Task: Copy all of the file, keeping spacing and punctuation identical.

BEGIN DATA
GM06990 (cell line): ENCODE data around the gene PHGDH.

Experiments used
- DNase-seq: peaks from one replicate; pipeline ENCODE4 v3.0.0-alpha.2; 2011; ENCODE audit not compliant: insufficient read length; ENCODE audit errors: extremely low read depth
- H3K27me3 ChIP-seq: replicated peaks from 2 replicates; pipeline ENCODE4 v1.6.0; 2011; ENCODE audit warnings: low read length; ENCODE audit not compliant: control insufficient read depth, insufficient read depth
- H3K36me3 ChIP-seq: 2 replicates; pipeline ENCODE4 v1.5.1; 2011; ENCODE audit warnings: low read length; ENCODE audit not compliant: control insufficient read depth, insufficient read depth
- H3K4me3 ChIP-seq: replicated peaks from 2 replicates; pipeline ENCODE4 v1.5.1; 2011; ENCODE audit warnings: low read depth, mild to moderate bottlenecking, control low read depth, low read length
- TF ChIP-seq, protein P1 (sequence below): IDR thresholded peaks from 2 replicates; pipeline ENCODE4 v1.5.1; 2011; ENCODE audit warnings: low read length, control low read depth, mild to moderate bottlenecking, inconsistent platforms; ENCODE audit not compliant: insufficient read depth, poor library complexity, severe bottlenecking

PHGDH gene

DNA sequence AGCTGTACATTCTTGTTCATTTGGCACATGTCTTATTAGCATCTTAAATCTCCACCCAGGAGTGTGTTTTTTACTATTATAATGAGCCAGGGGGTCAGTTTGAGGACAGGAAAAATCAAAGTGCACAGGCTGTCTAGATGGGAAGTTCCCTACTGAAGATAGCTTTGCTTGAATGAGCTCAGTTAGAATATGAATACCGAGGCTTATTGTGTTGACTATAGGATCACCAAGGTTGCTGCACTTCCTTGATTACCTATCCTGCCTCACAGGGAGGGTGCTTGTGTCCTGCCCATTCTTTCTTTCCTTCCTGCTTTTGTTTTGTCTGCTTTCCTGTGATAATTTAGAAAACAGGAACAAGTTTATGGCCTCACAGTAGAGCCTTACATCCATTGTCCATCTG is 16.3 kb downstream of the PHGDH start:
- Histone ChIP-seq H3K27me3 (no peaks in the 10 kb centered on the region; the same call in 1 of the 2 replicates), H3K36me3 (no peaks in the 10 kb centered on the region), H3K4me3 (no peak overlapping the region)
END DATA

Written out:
GM06990 (cell line): ENCODE data around the gene PHGDH.

Experiments used
- DNase-seq: peaks from one replicate; pipeline ENCODE4 v3.0.0-alpha.2; 2011; ENCODE audit not compliant: insufficient read length; ENCODE audit errors: extremely low read depth
- H3K27me3 ChIP-seq: replicated peaks from 2 replicates; pipeline ENCODE4 v1.6.0; 2011; ENCODE audit warnings: low read length; ENCODE audit not compliant: control insufficient read depth, insufficient read depth
- H3K36me3 ChIP-seq: 2 replicates; pipeline ENCODE4 v1.5.1; 2011; ENCODE audit warnings: low read length; ENCODE audit not compliant: control insufficient read depth, insufficient read depth
- H3K4me3 ChIP-seq: replicated peaks from 2 replicates; pipeline ENCODE4 v1.5.1; 2011; ENCODE audit warnings: low read depth, mild to moderate bottlenecking, control low read depth, low read length
- TF ChIP-seq, protein P1 (sequence below): IDR thresholded peaks from 2 replicates; pipeline ENCODE4 v1.5.1; 2011; ENCODE audit warnings: low read length, control low read depth, mild to moderate bottlenecking, inconsistent platforms; ENCODE audit not compliant: insufficient read depth, poor library complexity, severe bottlenecking

PHGDH gene

DNA sequence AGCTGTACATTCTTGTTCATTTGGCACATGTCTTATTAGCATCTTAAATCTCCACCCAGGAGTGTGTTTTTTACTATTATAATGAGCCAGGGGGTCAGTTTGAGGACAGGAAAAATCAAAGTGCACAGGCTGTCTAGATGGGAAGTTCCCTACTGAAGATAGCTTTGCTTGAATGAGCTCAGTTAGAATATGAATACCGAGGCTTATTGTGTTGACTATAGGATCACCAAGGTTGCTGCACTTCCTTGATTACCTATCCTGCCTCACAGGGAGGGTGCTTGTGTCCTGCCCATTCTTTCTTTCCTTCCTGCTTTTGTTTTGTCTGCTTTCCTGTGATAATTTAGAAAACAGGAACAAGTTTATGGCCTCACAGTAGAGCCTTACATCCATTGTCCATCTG is 16.3 kb downstream of the PHGDH start:
- Histone ChIP-seq H3K27me3 (no peaks in the 10 kb centered on the region; the same call in 1 of the 2 replicates), H3K36me3 (no peaks in the 10 kb centered on the region), H3K4me3 (no peak overlapping the region)